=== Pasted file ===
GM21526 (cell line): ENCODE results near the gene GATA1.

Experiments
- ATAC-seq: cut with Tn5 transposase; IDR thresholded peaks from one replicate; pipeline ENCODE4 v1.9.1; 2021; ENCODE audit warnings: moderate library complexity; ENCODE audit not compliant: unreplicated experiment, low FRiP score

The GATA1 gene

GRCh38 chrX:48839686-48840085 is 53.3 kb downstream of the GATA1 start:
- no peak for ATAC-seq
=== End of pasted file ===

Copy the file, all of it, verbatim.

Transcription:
GM21526 (cell line): ENCODE results near the gene GATA1.

Experiments
- ATAC-seq: cut with Tn5 transposase; IDR thresholded peaks from one replicate; pipeline ENCODE4 v1.9.1; 2021; ENCODE audit warnings: moderate library complexity; ENCODE audit not compliant: unreplicated experiment, low FRiP score

The GATA1 gene

GRCh38 chrX:48839686-48840085 is 53.3 kb downstream of the GATA1 start:
- no peak for ATAC-seq